This week marks 20 years since the Spice Girls exploded into public consciousness with their debut single, Wannabe.
Years before Taylor Swift and her gang of supermodels, Posh, Sporty, Ginger, Baby and Scary were the original #SquadGoals. Fearless, funny and all about ‘Girl Power’, their arrival prompted something like an early feminist awakening for a generation of young girls.
But the Girls themselves never affiliated themselves directly with feminism. They were a billion-dollar brand, after all, and feminism wasn’t particularly fashionable in the mid-90s. If they were part of the movement at all, they skated around on its surface, shouting about the importance of self-belief and having a good time with your mates rather than asking bigger questions about gender inequality.
How times change. To celebrate the 20th anniversary of Wannabe, a new, blisteringly good remake of the video has been released – and it’s confronting some seriously important issues about global women’s rights.
In the video, titled #WhatIReallyReallyWant, female artists from India, Nigeria, South Africa, Canada, the USA and the UK dance to the Spice Girl’s iconic track through city streets, rural classrooms, and grand buildings.
As they go, they highlight some of the major problems facing women and girls today – from gender-based violence to child marriage, access to education, and equal pay.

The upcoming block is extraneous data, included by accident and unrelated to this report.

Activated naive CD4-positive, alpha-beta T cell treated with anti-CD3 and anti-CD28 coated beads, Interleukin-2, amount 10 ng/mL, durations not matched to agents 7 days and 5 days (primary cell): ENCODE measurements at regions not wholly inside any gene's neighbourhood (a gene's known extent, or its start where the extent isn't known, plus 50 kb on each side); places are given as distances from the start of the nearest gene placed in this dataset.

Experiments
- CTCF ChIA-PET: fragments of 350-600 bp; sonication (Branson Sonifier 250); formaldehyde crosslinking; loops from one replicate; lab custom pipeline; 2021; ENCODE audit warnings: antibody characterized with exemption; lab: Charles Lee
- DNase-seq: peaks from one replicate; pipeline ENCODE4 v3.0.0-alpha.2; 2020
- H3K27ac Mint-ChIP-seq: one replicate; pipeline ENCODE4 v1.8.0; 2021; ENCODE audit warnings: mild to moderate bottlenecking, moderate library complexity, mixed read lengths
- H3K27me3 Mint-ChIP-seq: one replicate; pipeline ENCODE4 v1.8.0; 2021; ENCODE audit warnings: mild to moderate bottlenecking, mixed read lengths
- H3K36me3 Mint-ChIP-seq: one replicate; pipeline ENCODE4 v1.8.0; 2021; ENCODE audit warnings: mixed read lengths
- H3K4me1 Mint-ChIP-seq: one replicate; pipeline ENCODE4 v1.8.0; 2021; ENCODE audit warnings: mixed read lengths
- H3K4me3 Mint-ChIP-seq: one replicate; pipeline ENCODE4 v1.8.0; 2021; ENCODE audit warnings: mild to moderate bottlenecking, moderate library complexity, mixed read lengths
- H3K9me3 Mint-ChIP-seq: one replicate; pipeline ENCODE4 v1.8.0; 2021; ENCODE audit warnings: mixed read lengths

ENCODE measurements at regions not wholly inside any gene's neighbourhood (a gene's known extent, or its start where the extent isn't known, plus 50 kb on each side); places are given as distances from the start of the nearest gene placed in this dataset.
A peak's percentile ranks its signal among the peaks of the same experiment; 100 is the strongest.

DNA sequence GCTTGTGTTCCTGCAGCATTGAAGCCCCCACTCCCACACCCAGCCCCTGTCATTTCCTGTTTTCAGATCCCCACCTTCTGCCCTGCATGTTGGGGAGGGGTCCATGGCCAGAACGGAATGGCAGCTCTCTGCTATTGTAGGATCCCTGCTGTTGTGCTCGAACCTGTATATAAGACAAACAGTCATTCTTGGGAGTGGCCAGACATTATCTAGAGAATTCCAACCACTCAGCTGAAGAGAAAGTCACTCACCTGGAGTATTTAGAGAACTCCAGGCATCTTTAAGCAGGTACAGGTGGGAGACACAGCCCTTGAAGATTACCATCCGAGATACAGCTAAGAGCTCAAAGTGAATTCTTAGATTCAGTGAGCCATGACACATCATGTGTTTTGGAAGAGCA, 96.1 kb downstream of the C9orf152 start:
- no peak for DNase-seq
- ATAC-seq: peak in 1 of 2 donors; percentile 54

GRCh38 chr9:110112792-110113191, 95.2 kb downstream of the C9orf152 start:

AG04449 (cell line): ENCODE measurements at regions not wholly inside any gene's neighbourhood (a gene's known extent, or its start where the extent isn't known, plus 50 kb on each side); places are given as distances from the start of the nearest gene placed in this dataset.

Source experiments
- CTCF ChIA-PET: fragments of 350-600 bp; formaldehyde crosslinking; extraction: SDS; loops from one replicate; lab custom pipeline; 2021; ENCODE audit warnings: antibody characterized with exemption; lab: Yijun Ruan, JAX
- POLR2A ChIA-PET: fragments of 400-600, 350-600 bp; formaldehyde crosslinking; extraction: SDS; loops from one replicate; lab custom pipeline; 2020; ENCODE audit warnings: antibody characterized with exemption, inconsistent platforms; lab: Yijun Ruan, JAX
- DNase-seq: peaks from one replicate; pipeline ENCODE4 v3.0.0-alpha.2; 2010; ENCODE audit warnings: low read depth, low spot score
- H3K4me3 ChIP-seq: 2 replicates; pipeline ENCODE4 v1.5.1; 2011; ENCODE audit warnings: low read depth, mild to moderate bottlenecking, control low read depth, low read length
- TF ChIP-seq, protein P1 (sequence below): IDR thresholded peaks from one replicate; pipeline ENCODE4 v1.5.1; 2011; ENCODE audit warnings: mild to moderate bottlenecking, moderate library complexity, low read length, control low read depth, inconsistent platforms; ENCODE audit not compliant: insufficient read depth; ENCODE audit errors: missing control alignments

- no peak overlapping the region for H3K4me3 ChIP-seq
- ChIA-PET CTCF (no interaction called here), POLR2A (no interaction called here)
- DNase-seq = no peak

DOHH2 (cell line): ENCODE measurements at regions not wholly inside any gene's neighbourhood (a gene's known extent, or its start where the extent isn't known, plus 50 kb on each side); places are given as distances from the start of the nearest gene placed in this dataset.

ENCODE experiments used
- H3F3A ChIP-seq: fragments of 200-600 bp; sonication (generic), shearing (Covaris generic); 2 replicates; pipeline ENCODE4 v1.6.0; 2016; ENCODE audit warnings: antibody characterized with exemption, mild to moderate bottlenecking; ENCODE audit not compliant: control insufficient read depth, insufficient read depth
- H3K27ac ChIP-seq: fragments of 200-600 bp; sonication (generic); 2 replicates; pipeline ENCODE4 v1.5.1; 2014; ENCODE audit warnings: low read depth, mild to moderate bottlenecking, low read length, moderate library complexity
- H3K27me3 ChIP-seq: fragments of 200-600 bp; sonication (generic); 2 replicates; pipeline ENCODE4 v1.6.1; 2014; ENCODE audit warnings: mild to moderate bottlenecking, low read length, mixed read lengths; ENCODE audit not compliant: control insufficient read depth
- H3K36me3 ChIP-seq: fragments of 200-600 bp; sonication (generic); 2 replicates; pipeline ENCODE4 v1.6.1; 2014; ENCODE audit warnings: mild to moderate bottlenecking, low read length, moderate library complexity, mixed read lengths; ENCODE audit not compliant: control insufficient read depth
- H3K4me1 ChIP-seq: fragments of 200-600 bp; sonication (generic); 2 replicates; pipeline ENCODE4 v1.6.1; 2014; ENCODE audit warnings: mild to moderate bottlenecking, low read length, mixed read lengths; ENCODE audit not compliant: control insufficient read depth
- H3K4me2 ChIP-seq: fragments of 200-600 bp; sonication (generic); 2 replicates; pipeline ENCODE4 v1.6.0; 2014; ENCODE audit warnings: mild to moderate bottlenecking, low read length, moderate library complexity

“Girl Power has come a long way,” reads a message at the end of the film. “Let’s take it further.”
The video forms part of the Global Goals campaign, promoted by Notting Hill director Richard Curtis’s initiative Project Everyone, to raise awareness and fight for the rights of girls and women around the world.
In September 2015, several countries signed up to the UN’s Sustainable Development Goals to end poverty, fix climate change, and tackle inequality.
Because these issues disproportionately affect females, Project Everyone wants the needs of women and girls to be prioritised. Ahead of the first anniversary of the adoption of the Global Goals, the makers of the video are encouraging people to share a photo of themselves on social media telling world leaders what they “really really want” for women and girls around the world.
Visual responses from social media will be presented to world leaders at the UN General Assembly in September 2016, to encourage governments to make new political and financial commitments in support of women’s rights.
“I think this film is a wonderful idea,” she says. “How fabulous that after 20 years, the legacy of the Spice Girls – ‘Girl Power’ – is being used to encourage and empower a whole new generation.”